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and state courts, have been referred to and discussed. In this way it has been sought to deduce the principles of the law.

The Interstate Commerce Act has been annotated, not only with the decisions of the courts, but also with the opinions of the Interstate Commerce Commission. This will enable one desiring to investigate a particular provision of that Act to trace the construction thereof by the references which have been made thereto by the tribunals whose duty it is to enforce this great statute.

While few lawyers have given special attention to the questions here discussed, the widening scope of interstate commerce makes it necessary that all practitioners shall be ready to advise clients as to their rights and liabilities growing out of the law relating to transportation.

Claims for overcharge, for loss and for damage on shipments moving from one state to another arise in the business of most manufacturers, jobbers and merchants. The law fixing the rights growing out of such shipments is found in the statutes and decisions of the Federal Government. To make the laws more easily available and understandable is a purpose of this work. With what success that purpose has been effected must be determined by those who may make use of what is herein set down.

EDGAR WATKINS. Atlanta, Ga., Oct. 1, 1930.




§ 1. Scope of Chapter.

2. Interstate Commerce Defined.

3. Power of Congress Exclusive, When.

4. Specific Exercise of Congressional Power in Assuring Adequate Trans-

portation Service for the Country.

5. Power of the States Indirectly to Affect Interstate Commerce.

6. Commerce Within the Exclusive Control of the States.

7. All Commerce Subject to Regulation.

8. Eminent Domain.

9. States May Establish Means for Interstate Transportation.

10. Regulation of Facilities-Depots.

11. Regulation of Facilities—Terminal Roads.

12. State Laws Forbidding the Consolidation of Competing Carriers.

13. Regulation of Facilities—Spur Tracks.

14. Requiring Physical Connections Between Carriers.

15. Delivery over Connecting Tracks.

16. Regulating Crossings.

17. Elevator Charges.

18. Through Routes and Joint Rates.

19. Regulation of the Movement of Trains--Sunday Law.

20. Same Subject-Requiring the Operation of a Particular Train.

21. Same Subject--Speed of Trains.

22. Requirement That Trains Shall Stop at Particular Stations.

23. State Regulation of Carriers and Their Employees.

24. Blowing Whistle and Checking Speed at Crossings.

25. Furnishing Cars for the Receipt and Delivery of Shipments.

26. Same Subject-Rule Since Hepburn Act.

27. Same Subject-Rule Established.

28. Requirements as to Accounting and Reports.

29. Transmission and Delivery of Telegraph and Telephone Messages.

30. Separate-Coach Laws.

31. Posting Time of Trains.

32. Laws to Promote the Security and Comfort of Passengers.

33. Laws Limiting or Enlarging the Common-Law Liability of Carriers.

34. Same Subject-Liability to Employees.

35. Congressional Regulation of Loss and Damage Claims.

36. Requiring Railroads to Perform Transportation Service.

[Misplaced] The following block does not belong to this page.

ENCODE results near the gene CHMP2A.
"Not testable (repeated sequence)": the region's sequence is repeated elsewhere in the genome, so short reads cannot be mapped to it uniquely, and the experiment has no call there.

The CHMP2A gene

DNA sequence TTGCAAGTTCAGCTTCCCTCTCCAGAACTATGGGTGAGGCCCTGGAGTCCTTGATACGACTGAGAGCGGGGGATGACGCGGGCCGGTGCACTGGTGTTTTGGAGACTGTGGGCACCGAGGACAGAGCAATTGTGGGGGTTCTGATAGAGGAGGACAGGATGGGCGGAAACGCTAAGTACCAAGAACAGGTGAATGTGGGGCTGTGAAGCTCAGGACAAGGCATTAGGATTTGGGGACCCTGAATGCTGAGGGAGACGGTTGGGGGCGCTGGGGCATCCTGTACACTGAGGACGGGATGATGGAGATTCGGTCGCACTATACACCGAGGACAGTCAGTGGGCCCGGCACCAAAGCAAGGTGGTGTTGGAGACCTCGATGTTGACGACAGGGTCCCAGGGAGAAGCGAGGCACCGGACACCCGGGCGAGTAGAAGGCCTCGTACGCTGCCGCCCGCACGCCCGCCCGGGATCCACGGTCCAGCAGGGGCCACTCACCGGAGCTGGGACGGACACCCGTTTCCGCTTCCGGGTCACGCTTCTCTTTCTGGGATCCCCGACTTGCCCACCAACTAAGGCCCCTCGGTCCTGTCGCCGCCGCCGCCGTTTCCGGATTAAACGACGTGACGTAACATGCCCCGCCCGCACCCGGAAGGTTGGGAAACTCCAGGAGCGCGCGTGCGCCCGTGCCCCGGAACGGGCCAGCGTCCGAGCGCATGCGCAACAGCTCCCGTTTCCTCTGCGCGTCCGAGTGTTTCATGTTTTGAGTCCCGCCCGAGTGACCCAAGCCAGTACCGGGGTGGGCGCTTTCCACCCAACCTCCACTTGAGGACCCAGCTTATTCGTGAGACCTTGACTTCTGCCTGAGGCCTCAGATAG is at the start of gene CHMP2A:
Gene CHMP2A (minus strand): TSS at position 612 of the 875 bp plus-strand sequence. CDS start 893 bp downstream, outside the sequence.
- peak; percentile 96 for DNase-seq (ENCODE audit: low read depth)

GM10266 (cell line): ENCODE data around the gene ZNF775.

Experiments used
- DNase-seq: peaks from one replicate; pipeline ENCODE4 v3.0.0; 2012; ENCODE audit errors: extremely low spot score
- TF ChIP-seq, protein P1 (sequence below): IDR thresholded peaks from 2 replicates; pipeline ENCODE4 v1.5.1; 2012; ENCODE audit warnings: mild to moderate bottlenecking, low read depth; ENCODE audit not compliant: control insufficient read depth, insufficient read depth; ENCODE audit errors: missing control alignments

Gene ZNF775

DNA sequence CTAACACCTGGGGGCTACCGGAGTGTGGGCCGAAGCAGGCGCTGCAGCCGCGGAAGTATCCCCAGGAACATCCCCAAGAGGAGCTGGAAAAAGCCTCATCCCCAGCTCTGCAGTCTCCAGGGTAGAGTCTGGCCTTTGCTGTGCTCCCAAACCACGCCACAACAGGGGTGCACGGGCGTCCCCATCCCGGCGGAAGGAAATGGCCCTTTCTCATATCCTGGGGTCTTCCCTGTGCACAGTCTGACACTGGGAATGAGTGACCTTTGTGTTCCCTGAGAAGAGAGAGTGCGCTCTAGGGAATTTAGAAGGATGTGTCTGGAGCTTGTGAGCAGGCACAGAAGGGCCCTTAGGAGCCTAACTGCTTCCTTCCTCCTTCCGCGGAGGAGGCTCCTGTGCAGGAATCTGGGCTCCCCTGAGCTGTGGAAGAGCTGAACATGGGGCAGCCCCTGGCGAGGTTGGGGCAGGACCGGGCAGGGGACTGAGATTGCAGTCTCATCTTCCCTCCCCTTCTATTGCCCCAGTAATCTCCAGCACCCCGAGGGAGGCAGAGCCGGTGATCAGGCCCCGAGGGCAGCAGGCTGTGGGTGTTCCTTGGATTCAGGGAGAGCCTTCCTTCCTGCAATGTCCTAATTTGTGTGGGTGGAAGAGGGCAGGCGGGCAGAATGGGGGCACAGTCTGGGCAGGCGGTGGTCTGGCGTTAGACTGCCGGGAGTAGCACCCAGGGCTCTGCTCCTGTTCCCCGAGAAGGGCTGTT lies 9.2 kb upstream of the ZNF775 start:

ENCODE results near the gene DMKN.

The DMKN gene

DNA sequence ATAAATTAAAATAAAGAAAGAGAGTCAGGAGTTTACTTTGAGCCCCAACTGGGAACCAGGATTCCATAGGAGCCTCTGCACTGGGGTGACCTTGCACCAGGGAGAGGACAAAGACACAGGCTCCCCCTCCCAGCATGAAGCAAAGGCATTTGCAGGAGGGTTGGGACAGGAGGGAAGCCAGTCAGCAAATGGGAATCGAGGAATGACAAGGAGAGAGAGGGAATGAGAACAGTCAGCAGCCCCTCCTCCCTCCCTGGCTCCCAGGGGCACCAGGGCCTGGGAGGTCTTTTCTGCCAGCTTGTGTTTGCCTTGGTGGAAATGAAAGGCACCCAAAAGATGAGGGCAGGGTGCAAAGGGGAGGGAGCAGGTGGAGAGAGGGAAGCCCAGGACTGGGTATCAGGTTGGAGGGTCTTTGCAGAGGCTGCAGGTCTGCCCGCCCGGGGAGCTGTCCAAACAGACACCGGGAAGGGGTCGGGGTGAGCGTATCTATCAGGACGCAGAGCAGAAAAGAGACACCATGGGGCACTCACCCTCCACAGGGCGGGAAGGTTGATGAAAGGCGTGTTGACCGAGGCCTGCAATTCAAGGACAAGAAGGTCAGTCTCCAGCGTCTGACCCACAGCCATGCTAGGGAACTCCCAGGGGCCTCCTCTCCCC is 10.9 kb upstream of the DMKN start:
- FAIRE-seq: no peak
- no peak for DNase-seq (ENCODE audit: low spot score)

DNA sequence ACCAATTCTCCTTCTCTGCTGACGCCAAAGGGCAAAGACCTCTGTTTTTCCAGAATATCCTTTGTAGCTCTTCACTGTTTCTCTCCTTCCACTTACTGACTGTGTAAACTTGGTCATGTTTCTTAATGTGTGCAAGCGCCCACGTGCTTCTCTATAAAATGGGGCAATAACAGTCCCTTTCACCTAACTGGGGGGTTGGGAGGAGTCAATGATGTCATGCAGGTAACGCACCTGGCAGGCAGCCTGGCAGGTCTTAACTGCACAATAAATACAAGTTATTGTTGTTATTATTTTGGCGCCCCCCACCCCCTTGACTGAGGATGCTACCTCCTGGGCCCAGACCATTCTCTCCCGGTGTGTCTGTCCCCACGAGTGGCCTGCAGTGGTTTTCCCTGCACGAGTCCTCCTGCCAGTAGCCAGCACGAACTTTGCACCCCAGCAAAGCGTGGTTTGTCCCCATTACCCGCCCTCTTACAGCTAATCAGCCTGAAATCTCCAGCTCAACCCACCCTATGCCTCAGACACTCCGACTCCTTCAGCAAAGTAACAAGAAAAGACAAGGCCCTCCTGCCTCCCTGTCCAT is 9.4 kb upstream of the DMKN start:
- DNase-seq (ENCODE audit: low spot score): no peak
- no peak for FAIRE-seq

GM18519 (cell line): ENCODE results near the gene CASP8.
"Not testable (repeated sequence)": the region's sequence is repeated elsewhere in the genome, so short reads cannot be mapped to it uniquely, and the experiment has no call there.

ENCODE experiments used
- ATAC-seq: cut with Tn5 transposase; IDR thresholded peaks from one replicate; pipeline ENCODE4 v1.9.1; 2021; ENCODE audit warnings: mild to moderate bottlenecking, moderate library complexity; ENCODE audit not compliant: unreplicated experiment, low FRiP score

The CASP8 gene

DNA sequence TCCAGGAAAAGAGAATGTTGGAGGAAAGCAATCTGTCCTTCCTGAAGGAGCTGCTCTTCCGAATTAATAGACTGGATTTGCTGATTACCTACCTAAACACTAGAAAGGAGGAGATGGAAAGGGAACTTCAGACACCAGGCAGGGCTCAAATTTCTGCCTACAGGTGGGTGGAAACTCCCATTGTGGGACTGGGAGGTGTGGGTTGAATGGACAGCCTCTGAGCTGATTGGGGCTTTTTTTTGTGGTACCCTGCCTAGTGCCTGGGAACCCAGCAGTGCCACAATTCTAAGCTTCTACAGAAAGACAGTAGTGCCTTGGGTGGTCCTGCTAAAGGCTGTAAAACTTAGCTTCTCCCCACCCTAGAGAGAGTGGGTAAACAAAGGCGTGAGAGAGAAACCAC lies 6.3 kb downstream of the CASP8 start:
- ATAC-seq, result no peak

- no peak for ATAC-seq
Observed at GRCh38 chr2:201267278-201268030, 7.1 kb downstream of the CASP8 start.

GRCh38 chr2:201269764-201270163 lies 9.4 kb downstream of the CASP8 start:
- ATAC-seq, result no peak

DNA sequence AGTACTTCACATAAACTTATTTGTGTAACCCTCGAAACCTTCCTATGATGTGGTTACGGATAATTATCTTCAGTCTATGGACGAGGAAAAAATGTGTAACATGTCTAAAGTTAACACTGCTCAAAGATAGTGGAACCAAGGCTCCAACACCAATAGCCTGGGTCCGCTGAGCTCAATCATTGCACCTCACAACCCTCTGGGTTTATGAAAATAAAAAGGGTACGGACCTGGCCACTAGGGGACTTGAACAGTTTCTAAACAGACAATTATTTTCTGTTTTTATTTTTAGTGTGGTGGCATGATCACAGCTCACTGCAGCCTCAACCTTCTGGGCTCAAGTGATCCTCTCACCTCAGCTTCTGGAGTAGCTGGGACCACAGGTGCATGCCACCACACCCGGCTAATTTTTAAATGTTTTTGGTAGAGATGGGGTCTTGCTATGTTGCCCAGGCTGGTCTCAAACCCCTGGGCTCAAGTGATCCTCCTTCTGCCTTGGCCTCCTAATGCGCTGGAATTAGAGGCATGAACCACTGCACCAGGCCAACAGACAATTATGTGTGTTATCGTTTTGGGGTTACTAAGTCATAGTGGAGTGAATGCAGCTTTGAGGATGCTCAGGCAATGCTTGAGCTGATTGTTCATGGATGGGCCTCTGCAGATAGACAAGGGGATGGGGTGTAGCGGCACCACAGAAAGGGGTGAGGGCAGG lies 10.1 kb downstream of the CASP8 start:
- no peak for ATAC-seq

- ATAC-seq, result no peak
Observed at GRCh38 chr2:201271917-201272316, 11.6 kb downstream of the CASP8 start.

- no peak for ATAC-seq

37. Sale and Regulation of Passenger Tickets.

38. Same Subject-Mileage Books-Party-Rate Tickets.

39. Free Transportation.

40. Routing Freight.


$82. All Charges Must Be Reasonable.

83. Rule Applies to Accessorial Services.

84. Classification.

85. Class and Commodity Rates.

86. The Consolidation of Freight Classifications.

87. Modern Tendency Toward the Making of Commodity Rates in Relation

to Class Rates.

88. Uniformity of Relationships Between Classes in the Class-Rate Scales.

89. Minimum-Rate Power of the Commission.

90. Cost of Service.

91. Some of the Principal Elements of the Cost of Service.

92. Valuation of Common-Carrier Property.

93. What is a Reasonable Return to the Carrier ?

94. When Carrier's Duty to Furnish Service.

95. Value of Service.

96. Use to Which Commodity is Put.

97. Cost of Assembling Theory.

98. Value of the Commodity, Its General Utility and Danger of Loss.

99. Value of the Commodity-Difference Between the Raw and the Manu-

factured Product.

100. Competition or Its Absence Considered in Determining Reasonableness

of Rate.

101. Limitations on the Observance of Competition in Rate-Making.

102. Rates Affected by Amount of Tonnage.

103. Density of Traffic.

104. Distance and Revenue Per Ton-Mile.

105. Multiple-Line Hauls.

106. General Business Conditions.

107. The Hoch-Smith Resolution and Its Effect on Rate-Making.

108. Estoppel.

109. Rates Long in Existence Are Presumed to Be Reasonable.

110. Same Subject.

111. Voluntary Reductions of Rates.

112. Effect of Act of June 18, 1910, on Voluntary Rate Reductions.

113. Grouping Territory and Giving Each Group Same Rate Legal Under

Some Circumstances.

114. Grouping Producing Points and Making Zones Taking Same Rates.

115. Basing-Point System.

116. Breaking Rates at the Territorial Gateways.

117. Comparisons Between Different Lines as a Means of Determining Cor.

rect Rates.

118. Carload and Less-than-Carload Movements as Affecting the Rate.

119. Establishing Carload Rates.


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